Often, upon hearing about a sexual abuse case, people are shocked to learn that the predator was a trusted member of the community. School examples include a well-liked bus driver who admitted to sexually abusing up to 35 young girls while riding, without pay, on other drivers’ routes, or the highly regarded school resource officer who was sentenced to prison after a state police investigation of allegations that he had sex with boys in his middle school office.
Both men wreaked legal havoc for school districts after abusing their victims. In both cases, dangerous predators were not properly screened or supervised and knew how to groom uninformed and inadequately trained adults.
Building a carefully crafted persona—a caring and trusted adult—enabled them to blatantly violate policies and professional norms to abuse students for multiple school years before being caught.
School officials should carefully consider using comprehensive pre-employment screening measures, policies and training to help deter and, if the first line of defense fails, more rapidly detect sophisticated sexual predators.
Continual reevaluation of how we protect students from dangerous predators
While they are still valuable screening tools, fingerprint-based FBI and state police databases do not contain the majority of felony conviction records. Local agencies can fail to submit them.
Strengthening the application process
By using a wider array of screening and prevention approaches, school districts can sometimes dissuade the sophisticated sexual predator from completing an employment application.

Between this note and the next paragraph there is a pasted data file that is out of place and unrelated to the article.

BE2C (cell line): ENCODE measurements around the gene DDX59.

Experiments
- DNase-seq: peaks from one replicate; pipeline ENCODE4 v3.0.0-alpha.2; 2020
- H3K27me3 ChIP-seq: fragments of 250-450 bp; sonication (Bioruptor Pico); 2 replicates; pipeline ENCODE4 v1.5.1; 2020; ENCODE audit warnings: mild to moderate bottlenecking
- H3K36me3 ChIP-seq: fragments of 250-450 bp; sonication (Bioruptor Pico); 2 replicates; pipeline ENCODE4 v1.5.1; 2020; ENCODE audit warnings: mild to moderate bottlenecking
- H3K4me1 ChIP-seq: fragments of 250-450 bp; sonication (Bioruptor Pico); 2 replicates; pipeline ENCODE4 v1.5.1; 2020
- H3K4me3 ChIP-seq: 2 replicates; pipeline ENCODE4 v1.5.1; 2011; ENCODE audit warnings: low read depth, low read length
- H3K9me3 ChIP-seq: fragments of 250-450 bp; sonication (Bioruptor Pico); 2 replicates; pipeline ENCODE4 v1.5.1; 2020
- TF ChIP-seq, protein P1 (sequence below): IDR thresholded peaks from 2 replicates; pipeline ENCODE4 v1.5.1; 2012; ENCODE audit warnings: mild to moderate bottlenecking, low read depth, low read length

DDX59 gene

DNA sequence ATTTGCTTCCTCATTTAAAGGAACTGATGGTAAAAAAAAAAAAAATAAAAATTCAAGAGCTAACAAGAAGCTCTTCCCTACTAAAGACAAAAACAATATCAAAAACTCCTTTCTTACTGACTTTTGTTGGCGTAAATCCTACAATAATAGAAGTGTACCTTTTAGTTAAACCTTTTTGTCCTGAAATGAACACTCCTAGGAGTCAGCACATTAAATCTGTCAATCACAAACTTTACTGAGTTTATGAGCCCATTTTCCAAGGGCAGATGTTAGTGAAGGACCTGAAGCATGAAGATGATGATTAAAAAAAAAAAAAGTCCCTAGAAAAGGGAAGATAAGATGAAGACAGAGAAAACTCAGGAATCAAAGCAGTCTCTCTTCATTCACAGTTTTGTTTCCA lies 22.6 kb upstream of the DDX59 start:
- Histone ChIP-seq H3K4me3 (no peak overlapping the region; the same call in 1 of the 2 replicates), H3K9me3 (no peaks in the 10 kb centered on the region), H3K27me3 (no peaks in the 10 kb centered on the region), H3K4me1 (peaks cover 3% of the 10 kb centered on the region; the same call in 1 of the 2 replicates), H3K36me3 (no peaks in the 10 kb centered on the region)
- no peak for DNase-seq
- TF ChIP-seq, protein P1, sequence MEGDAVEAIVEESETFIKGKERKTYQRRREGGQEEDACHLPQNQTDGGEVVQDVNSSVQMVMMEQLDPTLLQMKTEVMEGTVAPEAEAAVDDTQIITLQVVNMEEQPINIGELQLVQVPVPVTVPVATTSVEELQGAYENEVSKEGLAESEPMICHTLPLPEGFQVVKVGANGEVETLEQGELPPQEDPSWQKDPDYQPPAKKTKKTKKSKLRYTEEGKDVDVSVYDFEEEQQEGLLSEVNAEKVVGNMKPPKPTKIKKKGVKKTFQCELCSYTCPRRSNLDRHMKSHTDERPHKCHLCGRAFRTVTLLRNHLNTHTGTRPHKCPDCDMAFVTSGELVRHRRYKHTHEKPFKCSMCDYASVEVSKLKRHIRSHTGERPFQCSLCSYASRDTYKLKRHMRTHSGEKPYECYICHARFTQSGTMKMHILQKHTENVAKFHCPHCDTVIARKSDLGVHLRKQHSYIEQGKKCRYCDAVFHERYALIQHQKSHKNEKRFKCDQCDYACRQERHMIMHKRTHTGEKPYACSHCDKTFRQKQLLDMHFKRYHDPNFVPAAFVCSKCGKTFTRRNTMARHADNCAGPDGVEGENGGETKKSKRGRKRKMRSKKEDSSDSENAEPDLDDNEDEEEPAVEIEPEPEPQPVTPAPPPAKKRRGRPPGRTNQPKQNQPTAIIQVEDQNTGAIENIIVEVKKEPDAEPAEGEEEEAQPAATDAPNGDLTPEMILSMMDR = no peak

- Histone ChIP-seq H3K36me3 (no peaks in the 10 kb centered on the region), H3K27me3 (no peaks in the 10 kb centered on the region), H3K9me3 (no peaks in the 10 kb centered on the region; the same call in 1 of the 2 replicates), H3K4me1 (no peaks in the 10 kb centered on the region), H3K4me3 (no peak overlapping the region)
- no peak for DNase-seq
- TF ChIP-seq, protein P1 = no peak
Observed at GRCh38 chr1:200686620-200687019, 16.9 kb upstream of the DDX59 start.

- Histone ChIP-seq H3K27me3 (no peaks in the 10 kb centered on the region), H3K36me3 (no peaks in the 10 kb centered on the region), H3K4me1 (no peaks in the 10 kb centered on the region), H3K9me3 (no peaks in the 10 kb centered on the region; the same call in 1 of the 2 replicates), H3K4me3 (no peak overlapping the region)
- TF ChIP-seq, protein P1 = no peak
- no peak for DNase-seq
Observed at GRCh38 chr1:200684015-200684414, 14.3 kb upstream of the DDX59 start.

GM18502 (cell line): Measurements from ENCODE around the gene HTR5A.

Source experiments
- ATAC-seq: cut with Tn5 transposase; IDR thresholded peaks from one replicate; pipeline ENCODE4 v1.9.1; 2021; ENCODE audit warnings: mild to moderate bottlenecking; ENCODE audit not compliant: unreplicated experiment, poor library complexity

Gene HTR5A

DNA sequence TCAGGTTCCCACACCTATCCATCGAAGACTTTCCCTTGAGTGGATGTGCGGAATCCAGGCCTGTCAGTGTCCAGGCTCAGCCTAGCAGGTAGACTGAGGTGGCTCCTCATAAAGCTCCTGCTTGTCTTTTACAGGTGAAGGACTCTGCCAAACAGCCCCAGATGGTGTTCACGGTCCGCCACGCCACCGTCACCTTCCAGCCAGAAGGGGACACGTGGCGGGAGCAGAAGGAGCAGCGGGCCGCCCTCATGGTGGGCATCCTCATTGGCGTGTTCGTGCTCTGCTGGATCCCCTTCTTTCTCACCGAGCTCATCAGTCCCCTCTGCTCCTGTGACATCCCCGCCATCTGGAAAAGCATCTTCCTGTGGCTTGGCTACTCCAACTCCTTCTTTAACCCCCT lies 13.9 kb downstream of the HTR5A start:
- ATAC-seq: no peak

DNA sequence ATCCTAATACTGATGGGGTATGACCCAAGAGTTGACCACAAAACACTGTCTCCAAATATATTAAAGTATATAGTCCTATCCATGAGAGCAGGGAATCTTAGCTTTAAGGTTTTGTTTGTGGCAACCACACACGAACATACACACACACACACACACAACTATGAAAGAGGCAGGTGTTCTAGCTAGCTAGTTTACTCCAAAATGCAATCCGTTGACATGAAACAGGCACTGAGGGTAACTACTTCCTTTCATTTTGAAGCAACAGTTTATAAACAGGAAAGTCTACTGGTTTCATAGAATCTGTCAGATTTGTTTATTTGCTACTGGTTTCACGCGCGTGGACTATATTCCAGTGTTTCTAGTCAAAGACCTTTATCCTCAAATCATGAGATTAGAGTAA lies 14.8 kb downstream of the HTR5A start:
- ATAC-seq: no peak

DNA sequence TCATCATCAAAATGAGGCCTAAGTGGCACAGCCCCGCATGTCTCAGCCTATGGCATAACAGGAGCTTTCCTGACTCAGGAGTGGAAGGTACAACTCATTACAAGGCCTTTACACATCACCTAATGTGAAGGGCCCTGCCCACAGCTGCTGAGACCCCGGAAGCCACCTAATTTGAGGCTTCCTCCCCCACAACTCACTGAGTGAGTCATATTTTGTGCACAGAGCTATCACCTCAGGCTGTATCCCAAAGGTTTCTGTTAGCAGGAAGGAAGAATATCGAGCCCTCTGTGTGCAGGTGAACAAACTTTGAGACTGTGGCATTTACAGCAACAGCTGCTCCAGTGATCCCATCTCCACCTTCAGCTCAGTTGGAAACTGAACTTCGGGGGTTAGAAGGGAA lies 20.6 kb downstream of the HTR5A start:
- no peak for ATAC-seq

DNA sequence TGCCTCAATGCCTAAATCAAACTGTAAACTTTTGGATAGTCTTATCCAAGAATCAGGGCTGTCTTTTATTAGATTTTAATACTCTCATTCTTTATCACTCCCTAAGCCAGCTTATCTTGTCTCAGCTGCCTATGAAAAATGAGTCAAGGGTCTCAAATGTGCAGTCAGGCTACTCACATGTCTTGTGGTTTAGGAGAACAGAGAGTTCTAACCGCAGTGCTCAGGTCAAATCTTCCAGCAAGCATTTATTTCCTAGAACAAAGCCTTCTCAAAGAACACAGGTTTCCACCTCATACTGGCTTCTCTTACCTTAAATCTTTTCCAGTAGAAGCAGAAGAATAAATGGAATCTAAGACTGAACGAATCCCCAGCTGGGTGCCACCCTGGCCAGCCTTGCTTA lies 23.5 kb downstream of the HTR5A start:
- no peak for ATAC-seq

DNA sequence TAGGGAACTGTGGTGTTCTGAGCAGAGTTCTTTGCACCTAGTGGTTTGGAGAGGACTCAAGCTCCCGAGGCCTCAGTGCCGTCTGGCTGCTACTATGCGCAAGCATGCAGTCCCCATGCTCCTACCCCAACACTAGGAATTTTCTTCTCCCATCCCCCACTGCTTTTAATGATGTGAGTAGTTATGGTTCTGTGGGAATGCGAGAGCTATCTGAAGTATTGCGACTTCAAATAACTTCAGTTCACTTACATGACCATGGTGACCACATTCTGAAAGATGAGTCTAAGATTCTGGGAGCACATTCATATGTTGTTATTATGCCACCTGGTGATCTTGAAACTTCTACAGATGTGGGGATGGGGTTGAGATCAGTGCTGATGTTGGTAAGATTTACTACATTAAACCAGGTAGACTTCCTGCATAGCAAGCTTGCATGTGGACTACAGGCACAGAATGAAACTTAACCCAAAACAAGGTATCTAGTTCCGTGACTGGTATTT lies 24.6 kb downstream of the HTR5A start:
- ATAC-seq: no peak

Sending a clear message to predators that, even if they pass the screening process, they will likely be caught if they attempt to abuse children can prompt them to go elsewhere.
Here are examples of improved approaches that school systems are increasingly adopting to protect students:
- instituting a formal code of conduct that defines both appropriate and inappropriate interaction and contact
- including red-flag questions in employment applications
- using red-flag questions when conducting reference checks
- implementing policies on falsification, on reporting post-hire arrests, on mandatory reporting, and on requiring notification of police and/or social services before school officials initiate an investigation
- including a statement in every district job description that protects students from abuse and makes compliance with district policies, statutes and training a job requirement
- using a private service to conduct an additional national criminal history check of applicants, which includes criminal records checks for previous counties of residence and a Social Security trace to detect residency omissions
- requiring post-hire criminal history checks for all employees every 24 or 36 months
- notifying successful candidates that they must complete training on child abuse that covers mandatory reporting requirements, boundaries invasion and awareness of types of sexual
These approaches can turn away dangerous applicants while clarifying expectations for employees who would never consider abusing a child. Training also helps employees feel more comfortable if they someday observe and need to report prohibited behavior by an employee they like, respect and trust.
Of course, these options should be carefully vetted by qualified legal counsel and district human resources professionals for legality in your state.
While school officials have made tremendous strides in this area, each tragic case emphasizes the importance of continual reevaluation of how we protect students from predators.
The author of 28 books in his field, Michael Dorn serves as the executive director of Safe Havens International, a nonprofit K-12 school safety center. Contact him at safehavensinternational.org.